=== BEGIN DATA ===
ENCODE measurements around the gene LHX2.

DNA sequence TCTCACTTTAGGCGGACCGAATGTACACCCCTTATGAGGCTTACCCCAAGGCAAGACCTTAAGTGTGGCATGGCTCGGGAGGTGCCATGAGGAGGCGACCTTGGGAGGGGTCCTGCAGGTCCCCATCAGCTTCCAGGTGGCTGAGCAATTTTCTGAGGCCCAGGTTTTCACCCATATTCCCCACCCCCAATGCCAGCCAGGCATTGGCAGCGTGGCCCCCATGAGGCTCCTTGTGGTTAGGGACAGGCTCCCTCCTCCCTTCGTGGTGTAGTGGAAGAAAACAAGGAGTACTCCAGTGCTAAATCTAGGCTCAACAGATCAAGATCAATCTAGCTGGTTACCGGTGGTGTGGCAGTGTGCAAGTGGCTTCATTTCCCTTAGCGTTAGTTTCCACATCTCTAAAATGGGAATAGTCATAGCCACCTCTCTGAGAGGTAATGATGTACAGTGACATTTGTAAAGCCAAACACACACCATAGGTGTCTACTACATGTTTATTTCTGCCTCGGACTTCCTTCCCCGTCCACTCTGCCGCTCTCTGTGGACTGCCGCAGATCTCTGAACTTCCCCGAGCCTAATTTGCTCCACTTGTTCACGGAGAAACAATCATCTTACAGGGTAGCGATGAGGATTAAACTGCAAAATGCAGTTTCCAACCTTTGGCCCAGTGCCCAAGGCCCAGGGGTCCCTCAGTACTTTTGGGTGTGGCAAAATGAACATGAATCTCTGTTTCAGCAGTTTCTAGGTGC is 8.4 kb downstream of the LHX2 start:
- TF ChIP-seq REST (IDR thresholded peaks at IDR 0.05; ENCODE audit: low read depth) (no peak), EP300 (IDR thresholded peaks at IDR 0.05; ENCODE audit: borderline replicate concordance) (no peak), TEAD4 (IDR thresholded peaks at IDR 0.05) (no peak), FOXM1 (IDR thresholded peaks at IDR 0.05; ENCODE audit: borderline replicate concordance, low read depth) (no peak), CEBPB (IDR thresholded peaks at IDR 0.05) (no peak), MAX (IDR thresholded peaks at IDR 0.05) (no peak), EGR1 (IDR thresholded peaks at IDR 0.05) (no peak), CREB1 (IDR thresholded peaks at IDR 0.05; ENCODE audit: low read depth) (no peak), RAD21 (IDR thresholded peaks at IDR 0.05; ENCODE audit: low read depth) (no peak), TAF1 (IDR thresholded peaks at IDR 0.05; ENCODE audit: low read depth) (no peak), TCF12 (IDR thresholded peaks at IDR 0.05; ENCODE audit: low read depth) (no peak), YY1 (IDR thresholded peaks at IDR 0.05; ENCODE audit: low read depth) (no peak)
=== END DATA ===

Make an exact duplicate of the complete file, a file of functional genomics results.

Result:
ENCODE measurements around the gene LHX2.

DNA sequence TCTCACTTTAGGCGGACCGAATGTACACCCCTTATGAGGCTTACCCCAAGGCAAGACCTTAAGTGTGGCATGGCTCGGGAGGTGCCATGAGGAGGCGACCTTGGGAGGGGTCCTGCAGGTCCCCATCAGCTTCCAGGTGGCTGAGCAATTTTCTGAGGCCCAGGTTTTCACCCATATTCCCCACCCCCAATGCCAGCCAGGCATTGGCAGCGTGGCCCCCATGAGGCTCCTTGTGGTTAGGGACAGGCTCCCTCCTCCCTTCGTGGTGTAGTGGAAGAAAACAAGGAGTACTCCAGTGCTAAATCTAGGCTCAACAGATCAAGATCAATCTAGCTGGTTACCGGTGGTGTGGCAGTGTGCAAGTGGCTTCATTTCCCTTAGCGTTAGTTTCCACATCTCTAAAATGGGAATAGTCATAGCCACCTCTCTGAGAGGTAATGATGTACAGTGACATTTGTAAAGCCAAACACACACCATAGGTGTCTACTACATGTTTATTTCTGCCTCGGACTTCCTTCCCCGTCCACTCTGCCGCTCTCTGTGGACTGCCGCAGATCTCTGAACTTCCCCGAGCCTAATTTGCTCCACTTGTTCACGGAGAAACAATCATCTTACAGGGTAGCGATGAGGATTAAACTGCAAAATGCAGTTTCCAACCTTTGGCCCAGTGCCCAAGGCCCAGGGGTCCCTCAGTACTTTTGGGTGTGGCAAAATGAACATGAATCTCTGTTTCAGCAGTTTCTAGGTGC is 8.4 kb downstream of the LHX2 start:
- TF ChIP-seq REST (IDR thresholded peaks at IDR 0.05; ENCODE audit: low read depth) (no peak), EP300 (IDR thresholded peaks at IDR 0.05; ENCODE audit: borderline replicate concordance) (no peak), TEAD4 (IDR thresholded peaks at IDR 0.05) (no peak), FOXM1 (IDR thresholded peaks at IDR 0.05; ENCODE audit: borderline replicate concordance, low read depth) (no peak), CEBPB (IDR thresholded peaks at IDR 0.05) (no peak), MAX (IDR thresholded peaks at IDR 0.05) (no peak), EGR1 (IDR thresholded peaks at IDR 0.05) (no peak), CREB1 (IDR thresholded peaks at IDR 0.05; ENCODE audit: low read depth) (no peak), RAD21 (IDR thresholded peaks at IDR 0.05; ENCODE audit: low read depth) (no peak), TAF1 (IDR thresholded peaks at IDR 0.05; ENCODE audit: low read depth) (no peak), TCF12 (IDR thresholded peaks at IDR 0.05; ENCODE audit: low read depth) (no peak), YY1 (IDR thresholded peaks at IDR 0.05; ENCODE audit: low read depth) (no peak)